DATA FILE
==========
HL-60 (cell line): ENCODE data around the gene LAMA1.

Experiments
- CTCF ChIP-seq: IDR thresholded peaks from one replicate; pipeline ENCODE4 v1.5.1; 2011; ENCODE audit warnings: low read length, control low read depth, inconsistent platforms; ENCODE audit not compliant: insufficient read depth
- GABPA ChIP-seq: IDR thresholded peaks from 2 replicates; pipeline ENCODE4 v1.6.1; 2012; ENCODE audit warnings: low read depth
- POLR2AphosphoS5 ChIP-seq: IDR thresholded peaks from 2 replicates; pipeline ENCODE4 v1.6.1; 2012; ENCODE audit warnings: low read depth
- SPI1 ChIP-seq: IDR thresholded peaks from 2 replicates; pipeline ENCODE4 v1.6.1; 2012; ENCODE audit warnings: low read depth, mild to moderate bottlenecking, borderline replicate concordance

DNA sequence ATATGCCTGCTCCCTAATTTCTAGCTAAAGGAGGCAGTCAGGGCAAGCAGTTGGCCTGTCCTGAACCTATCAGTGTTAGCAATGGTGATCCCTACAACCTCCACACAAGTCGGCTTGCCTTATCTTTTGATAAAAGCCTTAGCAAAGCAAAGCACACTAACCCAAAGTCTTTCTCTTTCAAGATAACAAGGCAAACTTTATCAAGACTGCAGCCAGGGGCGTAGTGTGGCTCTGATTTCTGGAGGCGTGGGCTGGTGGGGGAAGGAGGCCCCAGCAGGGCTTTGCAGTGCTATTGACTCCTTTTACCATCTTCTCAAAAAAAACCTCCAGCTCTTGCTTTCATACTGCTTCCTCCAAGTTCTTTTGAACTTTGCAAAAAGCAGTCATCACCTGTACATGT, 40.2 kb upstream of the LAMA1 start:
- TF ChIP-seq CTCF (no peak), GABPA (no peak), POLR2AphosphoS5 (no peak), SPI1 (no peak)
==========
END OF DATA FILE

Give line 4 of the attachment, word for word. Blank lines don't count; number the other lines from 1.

- GABPA ChIP-seq: IDR thresholded peaks from 2 replicates; pipeline ENCODE4 v1.6.1; 2012; ENCODE audit warnings: low read depth